, Volume 9, Issue 1, pp 3-13

Use of nitroglycerin for the treatment of acute myocardial infarction

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Summary

After a decade of warnings against the use of nitrates in acute myocardial infarction (MI), they are becoming recognized for their potential to salvage left ventricular (LV) myocardium, geometry and function. Low-dose intravenous (IV) nitroglycerin (NTG) infusion for the first 48 h after acute MI, titrated to lower mean blood pressure by 10% to 30%, but not below 80 mmHg, has been shown to be safe, to improve hemodynamics, and to decrease infarct size, infarct expansion, complications, and deaths in a prospective, randomized, single-blind study of 310 patients. In addition, low-dose NTG infusion for the first 48 h, followed by prolonged buccal NTG given during healing after acute MI in an eccentric dose schedule to minimize tolerance, was found to limit further progressive remodeling and preserve LV function. Meta-analysis of nitrate studies in acute MI indicate that they improve survival. Preliminary and ongoing studies suggest that prolonged NTG therapy post MI can produce further benefit.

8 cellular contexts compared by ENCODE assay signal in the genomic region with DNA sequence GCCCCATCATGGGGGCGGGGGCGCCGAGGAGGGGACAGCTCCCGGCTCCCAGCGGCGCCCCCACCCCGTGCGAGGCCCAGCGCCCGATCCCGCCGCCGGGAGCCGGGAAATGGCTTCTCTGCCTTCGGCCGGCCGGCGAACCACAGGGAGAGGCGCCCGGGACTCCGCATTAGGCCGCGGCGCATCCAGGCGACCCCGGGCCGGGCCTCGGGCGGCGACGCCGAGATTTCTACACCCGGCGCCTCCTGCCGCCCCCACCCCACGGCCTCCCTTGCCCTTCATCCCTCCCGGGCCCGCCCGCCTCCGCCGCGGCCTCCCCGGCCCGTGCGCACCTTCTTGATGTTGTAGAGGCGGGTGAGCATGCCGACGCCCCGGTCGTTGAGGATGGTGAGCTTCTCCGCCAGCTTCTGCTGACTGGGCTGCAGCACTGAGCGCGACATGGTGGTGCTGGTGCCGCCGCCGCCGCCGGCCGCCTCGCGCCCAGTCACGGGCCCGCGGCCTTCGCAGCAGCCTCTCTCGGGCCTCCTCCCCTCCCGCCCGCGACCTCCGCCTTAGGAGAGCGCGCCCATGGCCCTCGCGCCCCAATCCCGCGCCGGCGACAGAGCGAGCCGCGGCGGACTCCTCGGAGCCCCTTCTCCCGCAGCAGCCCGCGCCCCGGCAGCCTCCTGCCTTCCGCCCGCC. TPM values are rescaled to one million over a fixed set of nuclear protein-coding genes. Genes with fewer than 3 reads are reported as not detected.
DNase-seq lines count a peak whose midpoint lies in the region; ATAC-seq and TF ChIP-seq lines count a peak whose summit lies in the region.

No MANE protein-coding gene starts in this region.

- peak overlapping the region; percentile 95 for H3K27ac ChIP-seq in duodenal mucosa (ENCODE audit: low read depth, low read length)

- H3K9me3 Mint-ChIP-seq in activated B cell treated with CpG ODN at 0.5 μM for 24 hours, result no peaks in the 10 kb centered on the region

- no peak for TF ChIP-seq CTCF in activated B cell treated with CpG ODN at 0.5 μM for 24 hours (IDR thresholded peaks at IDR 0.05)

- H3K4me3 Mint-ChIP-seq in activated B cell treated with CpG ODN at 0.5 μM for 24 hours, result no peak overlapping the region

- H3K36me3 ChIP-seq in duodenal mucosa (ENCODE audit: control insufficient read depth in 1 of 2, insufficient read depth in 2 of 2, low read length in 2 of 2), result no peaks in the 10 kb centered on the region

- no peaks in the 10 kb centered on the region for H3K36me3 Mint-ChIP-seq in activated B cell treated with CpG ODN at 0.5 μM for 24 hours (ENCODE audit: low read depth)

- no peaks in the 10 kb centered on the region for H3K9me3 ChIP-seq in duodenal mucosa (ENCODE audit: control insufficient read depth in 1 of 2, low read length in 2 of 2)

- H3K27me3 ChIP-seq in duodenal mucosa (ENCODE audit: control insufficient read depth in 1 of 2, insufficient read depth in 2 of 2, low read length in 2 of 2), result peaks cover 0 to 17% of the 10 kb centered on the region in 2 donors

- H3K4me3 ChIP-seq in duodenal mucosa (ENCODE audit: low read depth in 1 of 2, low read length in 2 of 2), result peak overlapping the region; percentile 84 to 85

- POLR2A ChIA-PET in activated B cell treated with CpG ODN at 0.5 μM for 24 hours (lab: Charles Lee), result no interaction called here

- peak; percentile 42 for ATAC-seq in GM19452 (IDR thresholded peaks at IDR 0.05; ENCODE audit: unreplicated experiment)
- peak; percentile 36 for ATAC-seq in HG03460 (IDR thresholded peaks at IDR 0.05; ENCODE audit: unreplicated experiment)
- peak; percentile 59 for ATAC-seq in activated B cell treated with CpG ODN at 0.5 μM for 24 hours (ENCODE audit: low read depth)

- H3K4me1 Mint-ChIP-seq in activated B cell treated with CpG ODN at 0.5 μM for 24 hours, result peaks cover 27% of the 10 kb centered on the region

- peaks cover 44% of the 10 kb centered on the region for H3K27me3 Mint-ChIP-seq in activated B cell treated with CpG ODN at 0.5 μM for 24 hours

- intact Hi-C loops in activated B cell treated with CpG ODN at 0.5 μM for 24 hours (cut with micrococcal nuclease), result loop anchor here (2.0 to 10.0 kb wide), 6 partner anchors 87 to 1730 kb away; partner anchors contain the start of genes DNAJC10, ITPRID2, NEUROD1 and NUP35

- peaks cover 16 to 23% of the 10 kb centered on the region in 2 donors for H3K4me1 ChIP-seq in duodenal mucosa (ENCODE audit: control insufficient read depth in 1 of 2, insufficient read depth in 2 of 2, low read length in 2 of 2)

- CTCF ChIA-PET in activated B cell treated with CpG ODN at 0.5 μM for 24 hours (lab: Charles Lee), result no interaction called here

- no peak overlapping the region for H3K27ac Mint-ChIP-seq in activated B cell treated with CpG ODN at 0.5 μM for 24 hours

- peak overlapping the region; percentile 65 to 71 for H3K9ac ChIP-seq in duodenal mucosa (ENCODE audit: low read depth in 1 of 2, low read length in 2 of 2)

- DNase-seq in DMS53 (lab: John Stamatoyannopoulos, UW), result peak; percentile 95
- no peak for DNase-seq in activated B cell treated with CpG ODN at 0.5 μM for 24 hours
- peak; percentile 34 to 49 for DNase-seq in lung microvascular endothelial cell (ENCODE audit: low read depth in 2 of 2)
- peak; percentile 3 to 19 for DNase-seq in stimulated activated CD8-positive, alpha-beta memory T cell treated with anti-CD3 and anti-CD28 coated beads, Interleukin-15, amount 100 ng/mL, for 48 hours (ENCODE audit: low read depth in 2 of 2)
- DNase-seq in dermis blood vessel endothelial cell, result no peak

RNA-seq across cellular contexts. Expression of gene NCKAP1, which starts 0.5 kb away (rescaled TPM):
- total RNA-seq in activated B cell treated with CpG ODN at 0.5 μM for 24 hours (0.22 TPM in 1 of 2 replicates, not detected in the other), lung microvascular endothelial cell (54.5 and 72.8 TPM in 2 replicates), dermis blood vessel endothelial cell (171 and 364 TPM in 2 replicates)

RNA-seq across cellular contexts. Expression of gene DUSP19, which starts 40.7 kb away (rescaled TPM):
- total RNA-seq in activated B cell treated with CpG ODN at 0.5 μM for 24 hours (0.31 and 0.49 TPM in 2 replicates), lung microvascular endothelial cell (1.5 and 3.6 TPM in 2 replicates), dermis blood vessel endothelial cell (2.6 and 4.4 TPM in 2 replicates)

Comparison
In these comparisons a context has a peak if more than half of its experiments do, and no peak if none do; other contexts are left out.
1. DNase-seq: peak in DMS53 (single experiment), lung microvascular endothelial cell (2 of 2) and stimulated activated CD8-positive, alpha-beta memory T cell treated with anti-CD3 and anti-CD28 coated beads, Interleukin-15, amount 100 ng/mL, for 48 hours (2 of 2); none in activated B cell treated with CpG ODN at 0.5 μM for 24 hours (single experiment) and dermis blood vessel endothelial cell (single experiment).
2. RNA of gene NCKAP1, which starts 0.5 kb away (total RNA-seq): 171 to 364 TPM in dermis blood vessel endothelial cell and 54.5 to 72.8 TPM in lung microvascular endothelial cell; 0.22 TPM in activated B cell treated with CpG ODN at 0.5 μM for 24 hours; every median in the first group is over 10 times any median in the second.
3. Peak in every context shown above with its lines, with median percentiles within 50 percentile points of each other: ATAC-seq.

This study was supported in part by a grant from the Canadian Heart Foundation, Ottawa, Ontario and was presented in part as a Special Lecture at the 7th Millisrol Scientific Meeting on April 4, 1992, in Tokyo, Japan.